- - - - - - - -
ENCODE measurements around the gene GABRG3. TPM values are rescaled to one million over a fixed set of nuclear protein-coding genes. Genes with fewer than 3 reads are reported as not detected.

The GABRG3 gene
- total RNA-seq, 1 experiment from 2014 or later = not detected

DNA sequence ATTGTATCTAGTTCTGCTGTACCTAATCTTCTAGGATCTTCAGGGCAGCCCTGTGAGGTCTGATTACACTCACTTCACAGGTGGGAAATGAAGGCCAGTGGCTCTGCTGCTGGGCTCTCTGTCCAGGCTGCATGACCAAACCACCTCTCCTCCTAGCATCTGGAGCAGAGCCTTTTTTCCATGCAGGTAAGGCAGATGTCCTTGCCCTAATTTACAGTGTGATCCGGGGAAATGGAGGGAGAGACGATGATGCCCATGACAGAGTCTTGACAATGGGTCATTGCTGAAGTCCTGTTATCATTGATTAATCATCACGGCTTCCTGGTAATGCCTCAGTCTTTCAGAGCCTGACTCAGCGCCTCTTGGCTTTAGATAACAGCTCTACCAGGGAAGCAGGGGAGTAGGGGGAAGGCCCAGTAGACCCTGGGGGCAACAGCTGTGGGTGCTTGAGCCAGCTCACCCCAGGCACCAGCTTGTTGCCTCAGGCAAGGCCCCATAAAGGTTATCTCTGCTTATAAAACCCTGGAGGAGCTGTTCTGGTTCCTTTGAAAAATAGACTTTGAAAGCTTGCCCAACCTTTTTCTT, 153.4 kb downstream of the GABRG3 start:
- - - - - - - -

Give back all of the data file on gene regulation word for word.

ENCODE measurements around the gene GABRG3. TPM values are rescaled to one million over a fixed set of nuclear protein-coding genes. Genes with fewer than 3 reads are reported as not detected.

The GABRG3 gene
- total RNA-seq, 1 experiment from 2014 or later = not detected

DNA sequence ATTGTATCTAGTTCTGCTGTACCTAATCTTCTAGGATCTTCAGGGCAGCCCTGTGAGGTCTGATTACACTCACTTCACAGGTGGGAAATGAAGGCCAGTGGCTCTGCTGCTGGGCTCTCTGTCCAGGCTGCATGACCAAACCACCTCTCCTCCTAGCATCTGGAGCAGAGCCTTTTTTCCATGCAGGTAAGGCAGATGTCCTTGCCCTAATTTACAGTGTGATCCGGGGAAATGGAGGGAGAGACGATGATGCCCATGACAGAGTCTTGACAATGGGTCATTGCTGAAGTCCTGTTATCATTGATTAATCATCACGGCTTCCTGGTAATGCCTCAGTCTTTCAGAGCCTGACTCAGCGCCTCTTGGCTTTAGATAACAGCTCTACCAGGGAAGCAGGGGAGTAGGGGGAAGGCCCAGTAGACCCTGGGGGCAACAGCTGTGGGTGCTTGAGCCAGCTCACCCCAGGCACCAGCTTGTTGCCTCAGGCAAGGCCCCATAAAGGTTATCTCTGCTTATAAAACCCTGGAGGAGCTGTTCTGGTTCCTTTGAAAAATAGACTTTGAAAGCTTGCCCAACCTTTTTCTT, 153.4 kb downstream of the GABRG3 start: